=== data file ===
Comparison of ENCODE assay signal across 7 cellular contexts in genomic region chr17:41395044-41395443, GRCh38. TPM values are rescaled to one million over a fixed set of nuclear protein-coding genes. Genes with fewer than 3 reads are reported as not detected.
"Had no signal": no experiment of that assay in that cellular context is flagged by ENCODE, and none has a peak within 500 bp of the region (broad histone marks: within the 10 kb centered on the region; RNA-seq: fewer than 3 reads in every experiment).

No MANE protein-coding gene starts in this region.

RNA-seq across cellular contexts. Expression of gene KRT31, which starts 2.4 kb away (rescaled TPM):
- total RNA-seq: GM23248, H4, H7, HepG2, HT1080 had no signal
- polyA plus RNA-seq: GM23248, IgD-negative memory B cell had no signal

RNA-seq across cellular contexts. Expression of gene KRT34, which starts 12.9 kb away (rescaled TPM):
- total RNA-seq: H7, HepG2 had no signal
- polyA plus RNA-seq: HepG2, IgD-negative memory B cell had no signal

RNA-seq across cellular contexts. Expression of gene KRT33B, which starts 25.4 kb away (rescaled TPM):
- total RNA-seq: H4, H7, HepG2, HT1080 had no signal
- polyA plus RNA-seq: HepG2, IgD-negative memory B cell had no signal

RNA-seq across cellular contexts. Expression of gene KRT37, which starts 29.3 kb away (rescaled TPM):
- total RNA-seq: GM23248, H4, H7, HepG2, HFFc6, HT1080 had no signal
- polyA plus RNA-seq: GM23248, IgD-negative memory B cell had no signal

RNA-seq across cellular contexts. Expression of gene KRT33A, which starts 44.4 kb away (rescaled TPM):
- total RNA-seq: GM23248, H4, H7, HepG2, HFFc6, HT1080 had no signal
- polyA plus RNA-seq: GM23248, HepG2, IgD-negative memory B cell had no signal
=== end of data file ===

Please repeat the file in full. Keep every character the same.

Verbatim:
Comparison of ENCODE assay signal across 7 cellular contexts in genomic region chr17:41395044-41395443, GRCh38. TPM values are rescaled to one million over a fixed set of nuclear protein-coding genes. Genes with fewer than 3 reads are reported as not detected.
"Had no signal": no experiment of that assay in that cellular context is flagged by ENCODE, and none has a peak within 500 bp of the region (broad histone marks: within the 10 kb centered on the region; RNA-seq: fewer than 3 reads in every experiment).

No MANE protein-coding gene starts in this region.

RNA-seq across cellular contexts. Expression of gene KRT31, which starts 2.4 kb away (rescaled TPM):
- total RNA-seq: GM23248, H4, H7, HepG2, HT1080 had no signal
- polyA plus RNA-seq: GM23248, IgD-negative memory B cell had no signal

RNA-seq across cellular contexts. Expression of gene KRT34, which starts 12.9 kb away (rescaled TPM):
- total RNA-seq: H7, HepG2 had no signal
- polyA plus RNA-seq: HepG2, IgD-negative memory B cell had no signal

RNA-seq across cellular contexts. Expression of gene KRT33B, which starts 25.4 kb away (rescaled TPM):
- total RNA-seq: H4, H7, HepG2, HT1080 had no signal
- polyA plus RNA-seq: HepG2, IgD-negative memory B cell had no signal

RNA-seq across cellular contexts. Expression of gene KRT37, which starts 29.3 kb away (rescaled TPM):
- total RNA-seq: GM23248, H4, H7, HepG2, HFFc6, HT1080 had no signal
- polyA plus RNA-seq: GM23248, IgD-negative memory B cell had no signal

RNA-seq across cellular contexts. Expression of gene KRT33A, which starts 44.4 kb away (rescaled TPM):
- total RNA-seq: GM23248, H4, H7, HepG2, HFFc6, HT1080 had no signal
- polyA plus RNA-seq: GM23248, HepG2, IgD-negative memory B cell had no signal